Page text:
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Proto-Arish has the following consonants:

IPA Pulmonic consonants chart
Place → Labial Coronal Dorsal Radical Glottal
↓ Manner Bila​bial Labio​dental Den​tal Alve​olar Post​alv. Retro​flex Pal​a​tal Ve​lar Uvu​lar Pha​ryn​geal Epi​glot​tal Glot​tal
Nasal m n
Plosive p b t d k ɡ ʔ
Fricative f v θ ð s z ʃ ʒ x ɣ ħ h
Approximant j
Trill r
Flap or tap
Lateral Fric.
Lateral Appr. l
Lateral flap

Moreover, the combination [kʃ] is considered a consonant on its own.


Proto-Arish recognizes only three simple vowels: [a], [i] and [u], both short and long.


A syllable in Proto-Arish always starts with a consonant. There can also be a consonant at the end of a syllable. Semivowels [j] and [w] can come between a consonant and a vowel. So, the overall syllabic structure of the language can be described as:


Most roots have two syllables, so the syllabic structure for roots is:


where the optional consonants can also be the semivowels [j] or [w].

Stress falls generally on the first syllable of roots. There are, however, prefixes and suffixes which can carry stress.


Proto-Arishian makes wide use of internal changes in words with grammatical functions. These changes affect both the syllabic structure of words and the nature of specific sounds.



Noun "states" include both definiteness (reference) and whether the noun is a nucleus or an adjunct, as well as to whether the noun represents a class (generic), an individual or a collectivity.

Definite (Referenced) Indefinite (Unreferenced)
Nucleus Adjunct Nucleus Adjunct
Class ʔas- kas- ʃas- fas-
Instance lux- ʔux- mux- fux-
Collective lin- gin- min- fin-


  • riɣu "house"
Definite (Referenced) Indefinite (Unreferenced)
Nucleus Adjunct Nucleus Adjunct
Class ʔasriɣu "house" (any house; the conception of a house) kasriɣu "(of) house" ʃasriɣu "any house" fasriɣu "(of) any house"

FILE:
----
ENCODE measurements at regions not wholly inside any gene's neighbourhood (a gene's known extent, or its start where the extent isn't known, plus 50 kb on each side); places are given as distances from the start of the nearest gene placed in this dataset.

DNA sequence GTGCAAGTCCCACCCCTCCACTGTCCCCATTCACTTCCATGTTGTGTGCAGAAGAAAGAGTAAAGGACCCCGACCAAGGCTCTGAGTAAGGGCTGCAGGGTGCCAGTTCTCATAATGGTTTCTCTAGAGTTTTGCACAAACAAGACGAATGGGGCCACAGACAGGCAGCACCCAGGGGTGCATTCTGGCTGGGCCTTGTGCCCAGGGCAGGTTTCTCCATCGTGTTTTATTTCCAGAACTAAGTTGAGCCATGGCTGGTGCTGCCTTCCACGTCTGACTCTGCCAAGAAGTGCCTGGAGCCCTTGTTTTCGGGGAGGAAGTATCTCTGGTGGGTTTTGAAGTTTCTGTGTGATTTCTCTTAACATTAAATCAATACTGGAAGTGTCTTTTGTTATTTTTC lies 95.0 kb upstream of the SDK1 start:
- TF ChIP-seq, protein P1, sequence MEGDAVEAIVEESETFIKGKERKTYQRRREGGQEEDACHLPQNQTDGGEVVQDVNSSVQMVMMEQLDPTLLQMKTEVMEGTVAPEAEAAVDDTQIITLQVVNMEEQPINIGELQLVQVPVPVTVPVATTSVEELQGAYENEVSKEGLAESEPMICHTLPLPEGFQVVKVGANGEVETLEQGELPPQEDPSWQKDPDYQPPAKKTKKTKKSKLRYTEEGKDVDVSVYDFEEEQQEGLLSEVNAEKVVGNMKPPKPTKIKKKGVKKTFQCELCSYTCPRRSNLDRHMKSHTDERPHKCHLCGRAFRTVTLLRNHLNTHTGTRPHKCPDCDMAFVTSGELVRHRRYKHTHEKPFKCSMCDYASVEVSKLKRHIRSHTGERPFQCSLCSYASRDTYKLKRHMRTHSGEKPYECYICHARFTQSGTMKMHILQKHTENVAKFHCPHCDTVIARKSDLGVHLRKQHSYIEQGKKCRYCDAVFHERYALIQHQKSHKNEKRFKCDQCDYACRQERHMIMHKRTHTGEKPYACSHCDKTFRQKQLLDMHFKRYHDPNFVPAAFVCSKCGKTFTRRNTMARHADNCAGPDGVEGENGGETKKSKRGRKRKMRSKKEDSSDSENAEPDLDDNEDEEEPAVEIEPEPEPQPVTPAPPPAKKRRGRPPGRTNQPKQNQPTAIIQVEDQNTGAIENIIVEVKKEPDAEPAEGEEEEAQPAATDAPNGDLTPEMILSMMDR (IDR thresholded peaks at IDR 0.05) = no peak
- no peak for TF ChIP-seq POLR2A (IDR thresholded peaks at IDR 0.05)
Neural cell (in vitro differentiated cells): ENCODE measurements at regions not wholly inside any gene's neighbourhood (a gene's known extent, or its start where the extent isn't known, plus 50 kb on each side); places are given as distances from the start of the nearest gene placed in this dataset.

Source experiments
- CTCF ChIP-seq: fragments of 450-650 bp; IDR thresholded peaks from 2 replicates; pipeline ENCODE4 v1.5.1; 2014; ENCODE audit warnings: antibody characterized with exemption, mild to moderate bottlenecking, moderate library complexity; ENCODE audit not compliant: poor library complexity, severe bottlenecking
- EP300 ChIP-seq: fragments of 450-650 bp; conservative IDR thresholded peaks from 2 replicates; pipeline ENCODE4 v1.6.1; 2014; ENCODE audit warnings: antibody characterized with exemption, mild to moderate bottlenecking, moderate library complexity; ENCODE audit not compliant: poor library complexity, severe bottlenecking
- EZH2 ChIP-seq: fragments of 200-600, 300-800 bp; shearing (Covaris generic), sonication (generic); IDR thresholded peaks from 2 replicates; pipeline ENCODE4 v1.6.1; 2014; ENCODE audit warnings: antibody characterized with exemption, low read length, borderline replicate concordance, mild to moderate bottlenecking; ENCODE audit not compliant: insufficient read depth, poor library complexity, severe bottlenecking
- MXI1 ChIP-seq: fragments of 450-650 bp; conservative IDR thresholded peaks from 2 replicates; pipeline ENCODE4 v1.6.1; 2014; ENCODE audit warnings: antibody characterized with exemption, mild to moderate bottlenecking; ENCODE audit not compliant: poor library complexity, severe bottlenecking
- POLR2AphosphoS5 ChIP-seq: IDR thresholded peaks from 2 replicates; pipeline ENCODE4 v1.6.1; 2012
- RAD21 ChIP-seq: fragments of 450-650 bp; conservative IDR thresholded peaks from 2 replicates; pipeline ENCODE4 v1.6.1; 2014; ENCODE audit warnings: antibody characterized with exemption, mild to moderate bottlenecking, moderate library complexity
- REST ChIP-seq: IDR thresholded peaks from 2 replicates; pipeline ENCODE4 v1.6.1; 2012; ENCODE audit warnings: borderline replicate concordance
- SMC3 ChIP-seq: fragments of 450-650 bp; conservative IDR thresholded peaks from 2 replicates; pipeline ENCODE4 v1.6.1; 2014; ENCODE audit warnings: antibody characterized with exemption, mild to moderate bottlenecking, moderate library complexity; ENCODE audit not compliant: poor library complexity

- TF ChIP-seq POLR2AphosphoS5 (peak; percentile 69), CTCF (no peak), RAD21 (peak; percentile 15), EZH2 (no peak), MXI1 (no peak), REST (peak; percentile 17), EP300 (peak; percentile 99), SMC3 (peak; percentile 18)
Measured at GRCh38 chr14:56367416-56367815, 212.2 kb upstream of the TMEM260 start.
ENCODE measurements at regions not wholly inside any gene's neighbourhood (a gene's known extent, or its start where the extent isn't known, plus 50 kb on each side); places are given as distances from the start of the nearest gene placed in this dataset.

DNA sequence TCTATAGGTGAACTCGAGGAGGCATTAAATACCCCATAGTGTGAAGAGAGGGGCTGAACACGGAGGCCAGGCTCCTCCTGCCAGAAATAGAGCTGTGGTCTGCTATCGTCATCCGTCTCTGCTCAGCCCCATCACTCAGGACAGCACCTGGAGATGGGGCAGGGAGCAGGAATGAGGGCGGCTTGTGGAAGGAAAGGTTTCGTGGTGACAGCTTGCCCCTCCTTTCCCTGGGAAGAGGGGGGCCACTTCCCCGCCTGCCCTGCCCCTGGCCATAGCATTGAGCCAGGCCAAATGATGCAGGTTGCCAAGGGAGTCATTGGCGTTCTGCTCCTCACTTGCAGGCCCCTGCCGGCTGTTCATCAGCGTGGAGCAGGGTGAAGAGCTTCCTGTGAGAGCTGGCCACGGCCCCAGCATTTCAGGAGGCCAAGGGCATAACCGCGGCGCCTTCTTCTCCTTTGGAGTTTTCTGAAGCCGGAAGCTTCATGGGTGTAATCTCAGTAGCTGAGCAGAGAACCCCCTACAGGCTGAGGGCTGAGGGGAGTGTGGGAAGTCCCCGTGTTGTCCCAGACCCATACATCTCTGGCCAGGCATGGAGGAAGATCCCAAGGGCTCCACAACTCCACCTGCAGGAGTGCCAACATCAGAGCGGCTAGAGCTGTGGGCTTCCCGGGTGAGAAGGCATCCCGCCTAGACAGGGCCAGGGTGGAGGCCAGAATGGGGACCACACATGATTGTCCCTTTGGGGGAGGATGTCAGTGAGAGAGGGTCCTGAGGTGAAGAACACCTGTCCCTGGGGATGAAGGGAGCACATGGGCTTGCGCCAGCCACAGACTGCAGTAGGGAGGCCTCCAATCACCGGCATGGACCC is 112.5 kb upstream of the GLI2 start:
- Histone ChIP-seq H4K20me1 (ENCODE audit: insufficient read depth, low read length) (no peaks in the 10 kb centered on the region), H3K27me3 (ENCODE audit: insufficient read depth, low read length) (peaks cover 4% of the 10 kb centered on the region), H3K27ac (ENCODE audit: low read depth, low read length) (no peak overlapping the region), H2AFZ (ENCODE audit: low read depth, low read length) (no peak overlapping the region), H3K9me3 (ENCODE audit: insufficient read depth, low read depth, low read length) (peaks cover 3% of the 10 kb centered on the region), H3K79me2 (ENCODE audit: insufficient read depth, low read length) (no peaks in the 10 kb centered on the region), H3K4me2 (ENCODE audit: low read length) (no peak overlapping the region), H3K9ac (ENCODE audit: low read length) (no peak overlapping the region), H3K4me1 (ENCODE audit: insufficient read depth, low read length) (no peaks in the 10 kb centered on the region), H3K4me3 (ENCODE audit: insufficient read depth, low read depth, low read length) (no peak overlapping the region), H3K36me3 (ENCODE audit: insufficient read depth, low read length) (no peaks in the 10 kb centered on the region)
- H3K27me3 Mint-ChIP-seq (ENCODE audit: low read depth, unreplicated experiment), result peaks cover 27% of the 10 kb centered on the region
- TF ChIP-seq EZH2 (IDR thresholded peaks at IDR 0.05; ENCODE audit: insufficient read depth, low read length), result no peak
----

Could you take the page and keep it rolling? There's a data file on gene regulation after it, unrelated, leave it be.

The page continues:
Instance luxriɣu "the house" (a specific one) ʔuxriɣu "(of) the house" muxriɣu "a house" (not referenced before) fuxriɣu "(of) a house"
Collective linriɣu "the houses" (a whole group of houses) ginriɣu "(of) the houses" minriɣu "houses" finriɣu "(of) houses"


Plural is indicated by the infix -ja- inserted after the first (stressed) syllable of the noun stem. Stress is, then, shifted onto this infix. Ex.:

  • riɣu "house", rijaɣu "houses"
  • nidaħ "car", nijadaħ "cars"
  • likʃvi "animal", lijakʃvi "animals"

For collective plurals, however, the state prefixes are used (see above).

The so called "expressive plural" (ʔassiʒbi fasɣulta), indicating an excessive quantity, consists in the infix -wa-, the stress shift onto it, and doubling the consonant coming right after it. Ex.:

  • riɣu "house", riwaɣɣu "a lot of houses", "too many houses"
  • nidaħ "car", niwaddaħ "a lot of cars", "too many cars"
  • likʃvi "animal", liwakkʃvi "a lot of animals", "too many animals"

There is also a paucal number, which is not used very often, indicating a small quantity (like "two or three" or "half a dozen" or "just a few"). It consists in extracting the vowel from the first (stressed) syllable and using it as a prefix, properly accompanied by a ʔ because no word can begin with a vowel. Ex.:

  • riɣu "house", ʔirɣu "(just a few) houses"
  • nidaħ "car", ʔindaħ "(just a few) cars"
  • likʃvi "animal", ʔilkʃvi "(just a few) animals"

The dual number consists in the suffix -jân which shifts the stress onto itself. Ex.:

  • riɣu "house", riɣujân "two houses"
  • nidaħ "car", nidaħjân "two cars"